Another important question is the influence of DM on the long-term patency of ITA grafts. Raza et al. [26] investigated postoperative angiograms quantifying stenosis in ITA grafts in patients who underwent primary isolated CABG and found that DM did not influence the long-term patency of bypass grafts. Early ITA graft patency was even better in patients with DM than in those without DM in the same study [26]. Additionally, Ralf et al. found that not having DM was a predictor of ITA graft failure and which might have been caused by competitive flow in their well-designed study with completed angiographic follow-up [27]. ITA grafts can autoregulate depending on flow requirements; thus, they may close due to competitive blood flow in the native vessel, especially in patients without DM [28,29,30]. In the current study, the non-DM group had higher rates of graft failure than the DM group and most of the cases were within the early phase, which is consistent with previously described studies. We might infer that most graft failures might have been caused by competition, not by surgical occlusion or atherosclerosis from the observation that most graft failures occurred in the early phase, not in the immediate postoperative or late phase. Additionally, most graft failures occurred in the form of occlusion rather than stenosis, and in RITA rather than in LITA, which might have a lower chance of competition due to the low number of anastomosis per graft [27] compared to RITA. Severe stenotic coronary disease in DM might have a protective effect on graft patency, which might need further investigation. Fractional flow reserve-guided CABG, which is now in practice at our center, might avoid graft failure caused by competition and enhance long-term outcomes, especially in patients without DM [31, 32].

HbA1c, which reflects the mean glycemia over the previous 8–12 weeks [33, 34], has been investigated as a parameter exerting an adverse influence on outcomes in patients with DM who underwent cardiac surgery [10, 11]. In this study, postoperative wound infection, which is the major drawback of using bilateral ITA grafts for CABG in patients with DM, was significantly lower in the well-controlled DM group, although without differences regarding cardiac mortality and MACE between the well-controlled and poorly controlled DM groups. The preoperative strict control of hyperglycemia might lower the incidence of postoperative wound infection and facilitate the use of BITA when performing CABG.

The present study has the following limitations. First, this is a retrospective study in a single tertiary center and might have selection bias. Second, we did not routinely perform invasive coronary angiography or coronary computed tomography angiography after CABG and the graft-related outcomes might be overestimated. Last, the adherence of medical treatment was lower than expected and not considered in the present analysis. However, important strengths of our study include its large sample size, homogeneous group using identical strategy in performing CABG, and strict adjustment for confounding factors using multiple sensitivity analysis.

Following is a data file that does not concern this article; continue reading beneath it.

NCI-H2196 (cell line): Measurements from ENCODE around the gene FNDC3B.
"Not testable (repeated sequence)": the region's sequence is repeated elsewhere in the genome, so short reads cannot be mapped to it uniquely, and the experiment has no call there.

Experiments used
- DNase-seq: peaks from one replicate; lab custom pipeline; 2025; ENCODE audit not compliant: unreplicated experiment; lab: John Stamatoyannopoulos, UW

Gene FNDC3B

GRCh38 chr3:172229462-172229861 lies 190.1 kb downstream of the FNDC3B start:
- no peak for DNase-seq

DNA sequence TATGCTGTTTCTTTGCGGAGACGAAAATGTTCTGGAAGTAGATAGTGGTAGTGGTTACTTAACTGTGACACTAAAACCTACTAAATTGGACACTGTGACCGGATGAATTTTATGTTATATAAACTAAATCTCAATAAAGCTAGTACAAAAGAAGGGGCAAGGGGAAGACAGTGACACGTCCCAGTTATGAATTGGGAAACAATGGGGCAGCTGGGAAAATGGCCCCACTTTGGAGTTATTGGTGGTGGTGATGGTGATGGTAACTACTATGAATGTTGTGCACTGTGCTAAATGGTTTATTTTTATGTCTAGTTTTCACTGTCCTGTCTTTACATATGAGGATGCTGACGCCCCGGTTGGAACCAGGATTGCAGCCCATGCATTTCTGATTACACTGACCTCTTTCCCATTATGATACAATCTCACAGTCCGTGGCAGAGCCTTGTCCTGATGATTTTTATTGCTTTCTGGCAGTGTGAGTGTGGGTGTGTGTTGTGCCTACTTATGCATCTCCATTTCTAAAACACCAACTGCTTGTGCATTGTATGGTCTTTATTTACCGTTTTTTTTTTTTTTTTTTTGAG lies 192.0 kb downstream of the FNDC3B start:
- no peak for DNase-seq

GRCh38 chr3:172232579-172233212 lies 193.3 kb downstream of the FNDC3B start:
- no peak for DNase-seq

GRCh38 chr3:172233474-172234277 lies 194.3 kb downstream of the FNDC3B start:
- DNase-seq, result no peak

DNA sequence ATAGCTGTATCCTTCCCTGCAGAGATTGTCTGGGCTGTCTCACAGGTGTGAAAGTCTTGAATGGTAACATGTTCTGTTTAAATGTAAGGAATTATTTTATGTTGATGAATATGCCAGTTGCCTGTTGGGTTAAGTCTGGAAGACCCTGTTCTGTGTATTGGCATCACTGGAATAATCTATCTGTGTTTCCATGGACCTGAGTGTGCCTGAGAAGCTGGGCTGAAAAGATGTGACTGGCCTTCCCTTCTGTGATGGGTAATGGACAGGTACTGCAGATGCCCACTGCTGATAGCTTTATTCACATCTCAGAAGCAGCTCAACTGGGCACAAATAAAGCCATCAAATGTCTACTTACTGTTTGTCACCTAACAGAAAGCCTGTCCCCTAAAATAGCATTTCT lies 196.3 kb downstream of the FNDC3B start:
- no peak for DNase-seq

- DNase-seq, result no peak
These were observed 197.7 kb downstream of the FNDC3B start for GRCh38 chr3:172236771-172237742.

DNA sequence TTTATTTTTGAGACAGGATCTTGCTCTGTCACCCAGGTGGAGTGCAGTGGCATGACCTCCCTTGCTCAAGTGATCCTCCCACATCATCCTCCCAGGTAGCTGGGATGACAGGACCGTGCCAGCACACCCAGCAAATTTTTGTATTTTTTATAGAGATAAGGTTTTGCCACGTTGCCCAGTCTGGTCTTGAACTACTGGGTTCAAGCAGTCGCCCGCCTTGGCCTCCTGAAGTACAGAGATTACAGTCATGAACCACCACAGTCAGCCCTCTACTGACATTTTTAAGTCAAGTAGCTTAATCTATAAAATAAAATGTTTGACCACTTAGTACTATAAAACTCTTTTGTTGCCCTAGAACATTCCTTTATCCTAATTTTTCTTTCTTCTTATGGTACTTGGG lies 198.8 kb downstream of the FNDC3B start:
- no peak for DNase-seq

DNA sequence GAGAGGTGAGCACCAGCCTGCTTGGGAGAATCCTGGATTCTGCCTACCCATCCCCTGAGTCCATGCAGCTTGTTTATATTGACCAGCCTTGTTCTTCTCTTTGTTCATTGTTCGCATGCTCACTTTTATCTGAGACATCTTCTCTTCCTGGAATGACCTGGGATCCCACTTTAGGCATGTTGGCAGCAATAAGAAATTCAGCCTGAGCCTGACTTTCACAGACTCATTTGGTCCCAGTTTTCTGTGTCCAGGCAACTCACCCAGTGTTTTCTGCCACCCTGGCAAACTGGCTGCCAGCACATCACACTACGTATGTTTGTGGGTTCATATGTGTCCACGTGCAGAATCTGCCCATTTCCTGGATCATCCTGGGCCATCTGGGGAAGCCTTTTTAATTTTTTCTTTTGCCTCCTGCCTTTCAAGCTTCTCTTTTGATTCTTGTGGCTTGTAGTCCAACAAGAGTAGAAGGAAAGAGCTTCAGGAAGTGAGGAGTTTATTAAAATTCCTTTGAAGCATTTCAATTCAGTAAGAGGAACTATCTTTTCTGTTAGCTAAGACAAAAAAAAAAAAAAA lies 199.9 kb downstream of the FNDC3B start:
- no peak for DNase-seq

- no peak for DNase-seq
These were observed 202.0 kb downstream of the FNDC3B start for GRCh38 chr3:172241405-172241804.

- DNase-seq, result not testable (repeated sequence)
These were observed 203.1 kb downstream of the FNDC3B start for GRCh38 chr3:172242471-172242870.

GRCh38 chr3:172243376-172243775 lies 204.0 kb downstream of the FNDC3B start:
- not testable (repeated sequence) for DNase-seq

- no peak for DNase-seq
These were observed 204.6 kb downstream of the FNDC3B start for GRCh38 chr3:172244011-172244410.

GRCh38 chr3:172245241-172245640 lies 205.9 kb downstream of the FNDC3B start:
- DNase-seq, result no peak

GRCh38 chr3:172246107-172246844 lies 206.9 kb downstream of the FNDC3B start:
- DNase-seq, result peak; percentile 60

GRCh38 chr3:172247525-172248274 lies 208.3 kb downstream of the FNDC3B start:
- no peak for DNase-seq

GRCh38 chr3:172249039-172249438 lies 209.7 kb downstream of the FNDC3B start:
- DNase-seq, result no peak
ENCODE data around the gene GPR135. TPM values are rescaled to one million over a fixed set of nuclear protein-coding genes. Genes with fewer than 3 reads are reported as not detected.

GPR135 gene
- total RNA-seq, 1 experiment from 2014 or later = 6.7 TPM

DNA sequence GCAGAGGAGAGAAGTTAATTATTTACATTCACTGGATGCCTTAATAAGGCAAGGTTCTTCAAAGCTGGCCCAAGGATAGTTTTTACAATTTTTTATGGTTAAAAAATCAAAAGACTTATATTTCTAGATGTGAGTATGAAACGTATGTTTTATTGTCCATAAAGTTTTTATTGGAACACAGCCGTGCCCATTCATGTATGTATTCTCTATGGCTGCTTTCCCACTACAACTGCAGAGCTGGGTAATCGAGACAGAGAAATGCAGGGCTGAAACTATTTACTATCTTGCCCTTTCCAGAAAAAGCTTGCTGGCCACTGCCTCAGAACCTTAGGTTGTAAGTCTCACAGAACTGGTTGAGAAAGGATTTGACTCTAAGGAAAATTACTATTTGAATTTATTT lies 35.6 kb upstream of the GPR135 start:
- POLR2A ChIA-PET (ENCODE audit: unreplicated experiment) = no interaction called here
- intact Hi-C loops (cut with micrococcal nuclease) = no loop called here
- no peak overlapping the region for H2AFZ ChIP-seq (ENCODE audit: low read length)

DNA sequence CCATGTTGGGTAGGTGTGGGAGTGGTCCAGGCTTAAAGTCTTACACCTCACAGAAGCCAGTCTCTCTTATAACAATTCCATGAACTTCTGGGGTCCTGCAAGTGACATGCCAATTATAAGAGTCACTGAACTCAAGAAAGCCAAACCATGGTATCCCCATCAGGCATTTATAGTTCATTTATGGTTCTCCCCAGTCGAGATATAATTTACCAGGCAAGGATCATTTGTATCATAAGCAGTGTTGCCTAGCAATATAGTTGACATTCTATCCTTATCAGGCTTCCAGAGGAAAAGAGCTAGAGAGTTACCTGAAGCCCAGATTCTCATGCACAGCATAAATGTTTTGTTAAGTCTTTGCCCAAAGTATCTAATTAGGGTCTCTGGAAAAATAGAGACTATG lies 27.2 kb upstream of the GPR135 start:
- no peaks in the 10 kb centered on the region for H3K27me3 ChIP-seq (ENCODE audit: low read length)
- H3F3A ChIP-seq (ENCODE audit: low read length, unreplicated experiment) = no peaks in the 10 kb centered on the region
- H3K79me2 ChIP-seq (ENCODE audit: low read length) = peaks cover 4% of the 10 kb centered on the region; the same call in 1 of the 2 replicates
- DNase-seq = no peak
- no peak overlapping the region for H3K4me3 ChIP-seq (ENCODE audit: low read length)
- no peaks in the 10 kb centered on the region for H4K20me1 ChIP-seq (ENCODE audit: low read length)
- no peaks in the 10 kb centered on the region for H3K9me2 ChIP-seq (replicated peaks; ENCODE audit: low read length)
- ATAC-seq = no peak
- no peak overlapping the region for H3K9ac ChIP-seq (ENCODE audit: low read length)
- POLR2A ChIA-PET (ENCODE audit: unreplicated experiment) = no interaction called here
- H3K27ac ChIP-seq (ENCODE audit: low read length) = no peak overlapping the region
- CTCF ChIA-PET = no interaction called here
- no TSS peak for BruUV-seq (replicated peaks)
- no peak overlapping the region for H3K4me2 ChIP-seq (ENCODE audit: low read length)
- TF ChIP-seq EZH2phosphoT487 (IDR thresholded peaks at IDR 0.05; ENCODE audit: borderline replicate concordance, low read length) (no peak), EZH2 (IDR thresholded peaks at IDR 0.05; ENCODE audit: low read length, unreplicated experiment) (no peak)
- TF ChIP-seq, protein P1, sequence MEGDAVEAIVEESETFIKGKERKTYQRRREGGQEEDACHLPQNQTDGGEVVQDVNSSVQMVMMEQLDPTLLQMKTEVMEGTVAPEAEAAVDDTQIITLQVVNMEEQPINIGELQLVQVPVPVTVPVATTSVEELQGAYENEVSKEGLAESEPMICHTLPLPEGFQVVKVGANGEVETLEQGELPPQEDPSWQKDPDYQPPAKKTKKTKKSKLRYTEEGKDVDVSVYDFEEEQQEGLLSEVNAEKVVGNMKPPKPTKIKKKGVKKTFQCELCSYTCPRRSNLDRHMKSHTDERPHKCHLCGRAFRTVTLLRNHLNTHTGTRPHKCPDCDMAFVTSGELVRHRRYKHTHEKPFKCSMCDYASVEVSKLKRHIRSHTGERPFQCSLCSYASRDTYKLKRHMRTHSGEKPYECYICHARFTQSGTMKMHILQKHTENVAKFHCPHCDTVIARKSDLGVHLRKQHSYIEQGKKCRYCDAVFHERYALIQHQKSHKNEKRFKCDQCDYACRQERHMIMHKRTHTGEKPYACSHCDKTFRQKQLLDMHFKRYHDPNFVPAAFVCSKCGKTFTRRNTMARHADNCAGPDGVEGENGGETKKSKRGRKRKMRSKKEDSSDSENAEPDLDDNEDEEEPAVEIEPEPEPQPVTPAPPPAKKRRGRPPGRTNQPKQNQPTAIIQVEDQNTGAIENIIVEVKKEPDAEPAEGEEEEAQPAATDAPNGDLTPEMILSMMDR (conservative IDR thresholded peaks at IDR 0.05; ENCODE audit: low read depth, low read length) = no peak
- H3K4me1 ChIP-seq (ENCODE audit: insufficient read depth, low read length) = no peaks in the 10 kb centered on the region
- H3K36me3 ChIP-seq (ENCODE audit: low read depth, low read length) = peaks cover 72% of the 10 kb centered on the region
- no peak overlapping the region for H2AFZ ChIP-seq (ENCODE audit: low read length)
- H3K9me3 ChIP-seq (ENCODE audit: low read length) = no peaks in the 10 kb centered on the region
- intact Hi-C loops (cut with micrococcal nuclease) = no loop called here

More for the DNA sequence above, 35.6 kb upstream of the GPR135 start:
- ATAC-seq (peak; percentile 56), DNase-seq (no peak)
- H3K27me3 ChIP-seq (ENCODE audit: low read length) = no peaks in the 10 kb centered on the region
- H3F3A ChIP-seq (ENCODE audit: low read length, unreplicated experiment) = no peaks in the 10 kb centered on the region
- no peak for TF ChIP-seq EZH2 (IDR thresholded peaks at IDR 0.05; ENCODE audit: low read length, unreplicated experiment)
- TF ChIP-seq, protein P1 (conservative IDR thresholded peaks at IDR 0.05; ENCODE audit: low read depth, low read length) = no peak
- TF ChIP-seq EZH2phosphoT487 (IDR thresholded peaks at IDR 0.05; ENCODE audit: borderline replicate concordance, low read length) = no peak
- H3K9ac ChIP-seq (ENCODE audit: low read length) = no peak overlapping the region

In conclusion, OPCAB with BITA grafts showed excellent and comparable long-term clinical outcomes in patients with and without DM. DM might have a protective effect on competition and graft failure of ITA, and strict preoperative control of hyperglycemia with target HbA1c of < 7% might reduce postoperative wound infection and facilitate the use of BITA in CABG.

Availability of data and materials

The datasets used and analyzed during the current study are available from the corresponding author on reasonable request.

Abbreviations

BITA:

Bilateral internal thoracic artery

CABG:

Coronary artery bypass grafting

CAD:

Coronary artery disease

HbA1c:

Hemoglobin A1c

ITA:

Internal thoracic artery

ICU:

Intensive care unit

DM:

Diabetes mellitus

MI:

Myocardial infarction

MACE:

Major adverse cardiovascular events

OPCAB:

Off-pump coronary artery bypass grafting

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Authors and Affiliations

Authors

Contributions

IP contributed to data interpretation, drafted the manuscript and handled the submission. KBC performed the analysis and drafted the manuscript. JHA contributed to data handling, interpretation and critical revision of the manuscript. WSK contributed to data collection and interpretation of the manuscript. YTL contributed to data collection and interpretation of the manuscript. DSJ contributed to data collection, handling, interpretation and critical revision of the manuscript. All authors read and approved the final manuscript.

Corresponding author

Correspondence to Dong Seop Jeong.

Ethics declarations

Ethics approval and consent to participate

The Institutional Review Board of Samsung Medical Center approved this study (SMC 2021-11-157, date of approval: December 1, 2021). The Institutional Review Board waived informed consent from individual patients because this retrospective study poses minimal risk.

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The authors declare no competing financial interests.

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Supplementary Information

Additional file 1: Table S1.

Graft evaluation modalities after CABG according to DM. Table S2. Baseline and operative characteristics in propensity-matched population between the Non-DM group and DM group. Table S3. Baseline and operative characteristics in propensity-matched population between the well-controlled vs. poorly controlled DM groups.

Additional file 2

: Figure S1. Love plots for propensity score matching (A) between DM and non-DM groups and (B) between well-controlled and poorly controlled DM groups. Figure S2. Cumulative incidence curves for cardiac death (A), myocardial infarction (B), repeat revascularization (C), and MACE (D) according to preoperative HbA1c. Non-cardiac death was accounted as a competing event in the Fine-Gray model. Figure S3. Cumulative incidence curves for graft failure (A) and stroke (B) according to preoperative HbA1c. Non-cardiac death was accounted as a competing event in the Fine-Gray model.

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Park, I., Choi, K.B., Ahn, J.H. et al. Impact of diabetes mellitus on long-term clinical and graft outcomes after off-pump coronary artery bypass grafting with pure bilateral skeletonized internal thoracic artery grafts. Cardiovasc Diabetol 21, 243 (2022). https://doi.org/10.1186/s12933-022-01687-2

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Keywords

  • Diabetes mellitus
  • Coronary artery bypass graft
  • Internal thoracic artery
  • Graft failure
  • Wound infection